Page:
Yours, looking forward to investing in IndieFund soon,
I can’t really get behind the idea that publicly funded international filmmakers never make nonsensical vanity projects. Relative to the expectations of a mainstream audience, they make more nonsensical vanity projects than anybody else – they are just held to different standards and are not as publicly flayed when their projects come up just short of spec. As Matt wrote in his article, when art rather than entertainment is the goal in itself, this whole discussion of vanity and pleasing the audience is kind of moot.
But more seriously, I think it’s a matter of selection bias – it’s easy to praise bergman, especially to people who have maybe seen a few of his movies. But would the Cremaster Cycle, as much as we all love it, really not benefit on at least some level from being, oh, 12 hours shorter?
Frankly, I think we hold hollywood to a higher standard than we hold art films. Art films can be boring or muddled or lose the thread of what they’re talking about, or be derivative of other movies, and they might just get dismissed. Make a hollywood movie that is based on another hollywood movie too closely, and you get derided as a hack and villainized. I mean, people _hate_ george lucas because of what he did to star wars, episode 1. Heck, they hated him for making greedo shoot first. People are much, much harder on Ang Lee for Hulk than they are on him for any of his other movies.
I think it’s wrong to say that it is irrelevant whether an audience likes a movie. I think that it is incorrect to say that commercial success is zero indication of quality. Sometimes it indicates quality very well. I think studio leadership is much more savvy and well-informed in its choices than you think they are, that they add more to the movies than you think they do, and that they are far less capricious than you make them out to be.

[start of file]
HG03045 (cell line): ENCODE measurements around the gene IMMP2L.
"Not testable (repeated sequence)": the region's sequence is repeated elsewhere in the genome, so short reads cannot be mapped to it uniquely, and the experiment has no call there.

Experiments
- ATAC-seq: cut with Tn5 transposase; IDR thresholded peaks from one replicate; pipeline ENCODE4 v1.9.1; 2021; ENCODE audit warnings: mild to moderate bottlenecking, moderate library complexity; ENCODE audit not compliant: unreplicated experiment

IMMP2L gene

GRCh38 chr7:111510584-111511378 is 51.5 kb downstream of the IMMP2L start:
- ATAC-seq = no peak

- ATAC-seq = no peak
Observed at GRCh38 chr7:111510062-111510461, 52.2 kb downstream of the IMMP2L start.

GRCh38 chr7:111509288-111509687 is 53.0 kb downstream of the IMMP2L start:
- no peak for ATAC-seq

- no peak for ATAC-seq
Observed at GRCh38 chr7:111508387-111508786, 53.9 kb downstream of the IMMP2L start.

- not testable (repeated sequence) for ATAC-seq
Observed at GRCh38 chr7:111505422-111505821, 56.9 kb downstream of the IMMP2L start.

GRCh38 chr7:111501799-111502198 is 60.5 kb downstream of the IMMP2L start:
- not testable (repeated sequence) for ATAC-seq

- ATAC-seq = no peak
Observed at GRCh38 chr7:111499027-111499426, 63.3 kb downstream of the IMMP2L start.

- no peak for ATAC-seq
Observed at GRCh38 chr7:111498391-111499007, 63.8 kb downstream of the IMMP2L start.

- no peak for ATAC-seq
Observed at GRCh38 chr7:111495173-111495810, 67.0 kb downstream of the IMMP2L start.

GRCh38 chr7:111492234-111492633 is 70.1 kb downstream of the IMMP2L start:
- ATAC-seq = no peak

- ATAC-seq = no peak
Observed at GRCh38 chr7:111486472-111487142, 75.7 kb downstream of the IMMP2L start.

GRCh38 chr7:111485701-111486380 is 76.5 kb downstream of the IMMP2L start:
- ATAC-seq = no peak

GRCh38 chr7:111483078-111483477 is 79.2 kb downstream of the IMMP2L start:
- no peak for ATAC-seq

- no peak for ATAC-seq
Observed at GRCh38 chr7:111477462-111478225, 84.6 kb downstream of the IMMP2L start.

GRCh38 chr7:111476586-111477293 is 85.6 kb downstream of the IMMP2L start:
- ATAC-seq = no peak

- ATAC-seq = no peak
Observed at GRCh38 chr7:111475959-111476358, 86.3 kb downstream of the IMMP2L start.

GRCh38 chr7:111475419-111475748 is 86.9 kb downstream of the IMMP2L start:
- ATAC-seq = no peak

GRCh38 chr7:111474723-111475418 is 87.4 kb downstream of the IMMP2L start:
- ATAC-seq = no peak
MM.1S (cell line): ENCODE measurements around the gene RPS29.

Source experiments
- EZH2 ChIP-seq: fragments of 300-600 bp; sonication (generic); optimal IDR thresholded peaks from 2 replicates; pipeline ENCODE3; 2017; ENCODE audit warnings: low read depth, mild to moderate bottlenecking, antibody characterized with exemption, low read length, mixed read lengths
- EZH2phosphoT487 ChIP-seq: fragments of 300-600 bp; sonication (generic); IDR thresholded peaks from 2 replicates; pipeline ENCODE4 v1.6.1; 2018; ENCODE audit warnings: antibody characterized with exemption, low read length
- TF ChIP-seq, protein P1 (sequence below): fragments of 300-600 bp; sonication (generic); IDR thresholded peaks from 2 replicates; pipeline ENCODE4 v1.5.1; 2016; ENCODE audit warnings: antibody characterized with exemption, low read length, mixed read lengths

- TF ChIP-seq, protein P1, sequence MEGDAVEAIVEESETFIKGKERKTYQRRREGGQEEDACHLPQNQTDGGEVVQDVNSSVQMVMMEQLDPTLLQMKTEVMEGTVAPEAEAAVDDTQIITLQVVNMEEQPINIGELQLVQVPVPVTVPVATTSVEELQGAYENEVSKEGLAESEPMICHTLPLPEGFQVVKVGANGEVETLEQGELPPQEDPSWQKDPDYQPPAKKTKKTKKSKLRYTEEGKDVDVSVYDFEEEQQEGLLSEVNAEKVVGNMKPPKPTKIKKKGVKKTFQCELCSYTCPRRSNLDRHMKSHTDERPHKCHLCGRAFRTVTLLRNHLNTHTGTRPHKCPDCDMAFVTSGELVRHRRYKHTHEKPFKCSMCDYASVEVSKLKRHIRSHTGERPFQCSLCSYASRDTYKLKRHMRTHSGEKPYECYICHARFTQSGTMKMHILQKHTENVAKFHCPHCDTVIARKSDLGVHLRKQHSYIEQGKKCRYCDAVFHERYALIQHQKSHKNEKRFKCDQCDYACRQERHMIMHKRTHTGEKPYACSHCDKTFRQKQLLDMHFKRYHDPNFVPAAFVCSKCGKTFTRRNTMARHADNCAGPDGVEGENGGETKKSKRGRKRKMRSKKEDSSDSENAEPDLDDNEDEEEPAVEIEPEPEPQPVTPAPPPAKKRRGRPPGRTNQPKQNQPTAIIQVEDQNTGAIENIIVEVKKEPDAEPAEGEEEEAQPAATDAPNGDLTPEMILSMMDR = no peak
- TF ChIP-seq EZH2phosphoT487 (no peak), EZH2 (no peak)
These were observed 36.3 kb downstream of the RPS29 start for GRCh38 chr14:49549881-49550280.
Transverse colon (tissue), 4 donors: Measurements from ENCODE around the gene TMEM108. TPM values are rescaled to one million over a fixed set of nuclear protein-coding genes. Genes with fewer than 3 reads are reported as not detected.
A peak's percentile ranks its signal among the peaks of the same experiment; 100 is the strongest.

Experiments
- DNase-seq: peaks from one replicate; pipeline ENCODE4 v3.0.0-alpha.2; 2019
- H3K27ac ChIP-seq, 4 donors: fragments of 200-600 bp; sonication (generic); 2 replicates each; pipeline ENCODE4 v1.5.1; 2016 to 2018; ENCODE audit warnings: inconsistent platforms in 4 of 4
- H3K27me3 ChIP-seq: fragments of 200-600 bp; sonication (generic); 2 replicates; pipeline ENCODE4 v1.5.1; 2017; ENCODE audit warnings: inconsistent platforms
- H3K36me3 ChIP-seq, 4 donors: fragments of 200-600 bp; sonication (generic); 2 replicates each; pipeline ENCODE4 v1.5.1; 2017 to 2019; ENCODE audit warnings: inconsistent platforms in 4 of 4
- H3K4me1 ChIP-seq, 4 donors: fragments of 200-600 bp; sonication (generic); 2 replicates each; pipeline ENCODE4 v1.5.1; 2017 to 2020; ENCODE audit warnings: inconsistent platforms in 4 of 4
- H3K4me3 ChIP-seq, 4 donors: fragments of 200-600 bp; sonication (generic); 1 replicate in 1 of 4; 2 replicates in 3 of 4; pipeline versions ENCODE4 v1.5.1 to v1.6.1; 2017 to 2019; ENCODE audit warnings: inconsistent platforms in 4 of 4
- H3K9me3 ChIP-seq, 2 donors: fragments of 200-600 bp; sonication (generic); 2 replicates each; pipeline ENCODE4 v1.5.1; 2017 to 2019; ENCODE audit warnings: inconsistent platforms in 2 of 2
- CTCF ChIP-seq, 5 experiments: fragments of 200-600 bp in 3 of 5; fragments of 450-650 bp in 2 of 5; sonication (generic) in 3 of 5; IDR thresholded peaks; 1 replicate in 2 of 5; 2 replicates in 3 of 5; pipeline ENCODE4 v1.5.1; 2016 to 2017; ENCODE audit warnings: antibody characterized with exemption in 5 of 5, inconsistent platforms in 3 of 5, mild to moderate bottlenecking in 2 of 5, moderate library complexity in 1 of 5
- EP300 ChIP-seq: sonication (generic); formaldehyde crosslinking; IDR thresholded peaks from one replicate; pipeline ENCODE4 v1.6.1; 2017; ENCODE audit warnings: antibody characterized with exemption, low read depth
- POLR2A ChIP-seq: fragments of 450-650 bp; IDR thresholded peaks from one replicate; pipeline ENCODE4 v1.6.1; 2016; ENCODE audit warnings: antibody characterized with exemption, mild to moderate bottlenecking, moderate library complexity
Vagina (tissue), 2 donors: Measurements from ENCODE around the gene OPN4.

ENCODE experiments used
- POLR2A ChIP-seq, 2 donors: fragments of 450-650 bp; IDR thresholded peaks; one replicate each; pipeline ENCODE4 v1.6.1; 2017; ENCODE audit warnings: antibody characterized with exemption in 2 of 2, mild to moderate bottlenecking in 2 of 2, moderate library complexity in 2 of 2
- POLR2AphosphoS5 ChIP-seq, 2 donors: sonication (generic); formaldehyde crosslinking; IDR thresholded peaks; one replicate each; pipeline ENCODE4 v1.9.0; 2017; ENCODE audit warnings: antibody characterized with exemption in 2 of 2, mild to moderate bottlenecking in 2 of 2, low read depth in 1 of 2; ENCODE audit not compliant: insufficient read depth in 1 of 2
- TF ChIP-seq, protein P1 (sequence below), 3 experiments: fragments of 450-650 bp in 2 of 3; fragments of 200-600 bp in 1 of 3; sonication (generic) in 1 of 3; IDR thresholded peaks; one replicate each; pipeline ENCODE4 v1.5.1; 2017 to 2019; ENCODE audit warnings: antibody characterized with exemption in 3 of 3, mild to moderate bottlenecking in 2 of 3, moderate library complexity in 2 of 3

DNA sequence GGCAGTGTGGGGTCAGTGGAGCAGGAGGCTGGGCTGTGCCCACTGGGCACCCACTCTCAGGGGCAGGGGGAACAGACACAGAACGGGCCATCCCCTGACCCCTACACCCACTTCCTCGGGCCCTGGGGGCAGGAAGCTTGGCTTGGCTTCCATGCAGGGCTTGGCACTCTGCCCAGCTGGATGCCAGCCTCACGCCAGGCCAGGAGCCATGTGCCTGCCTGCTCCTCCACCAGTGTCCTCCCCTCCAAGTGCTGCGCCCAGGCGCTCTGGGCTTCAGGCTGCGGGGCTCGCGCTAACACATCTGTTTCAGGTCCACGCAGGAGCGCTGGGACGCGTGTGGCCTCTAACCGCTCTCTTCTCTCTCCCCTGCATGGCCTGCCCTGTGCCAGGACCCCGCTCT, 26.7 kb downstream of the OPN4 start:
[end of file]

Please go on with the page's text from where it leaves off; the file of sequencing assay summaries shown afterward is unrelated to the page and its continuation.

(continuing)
I know you’re no big fan of Shakespeare, but remember that he wrote almost every one of his great works for primarily commercial reasons. He did it for money. And I think if you delve depper into how foreign films are funded, you’ll see more money talking behind the scenes of a bergman or almodovar movie than your would expect. Not Money Talks money talking, but talking money nonetheless.
And it doesn’t seem quite fair to demonize studio heads for being profiteers and lionizing direectors as auteurs just by nature of their job titles when both work for money in the same film business and are often drawn from similar pools of people – and where it is not uncommon for one to become the other or vice versa. The relationship is not a one-way street, itls a negotiation. There are plenty of producers who care about making good movies, and even if they only cared about making entertaining movies audiences will pay to see, I fail to see why this is without value.
@Saint: I haven’t seen it, but from the reviews I read (and the violent reaction to the film at Cannes) it sounds like Antichrist, by Danish director Lars von Trier, might be an example of a nonsensical vanity project made by a foreign art-house filmmaker with basically unlimited creative freedom. Granted, it only cost $11 million to make, so we’re not in James Cameron territory here. But I think Belinkie and Fenzel are right: anyone, regardless of what country he or she is from, can make a crappy vanity project, especially if given too much freedom. But we perceive such a film as particularly crappy if it was supposed to be fluffy entertainment. In other words, if Lars von Trier screws up one of his crazy art films, there are enough people in the audience who will say, “Well, that was awful, but at least it was Art.” And if Ang Lee screws up the indie-comedy Taking Woodstock (which he did), it’s not as bad as if he screws up The Hulk, which was supposed to be a stupid-fun blockbuster.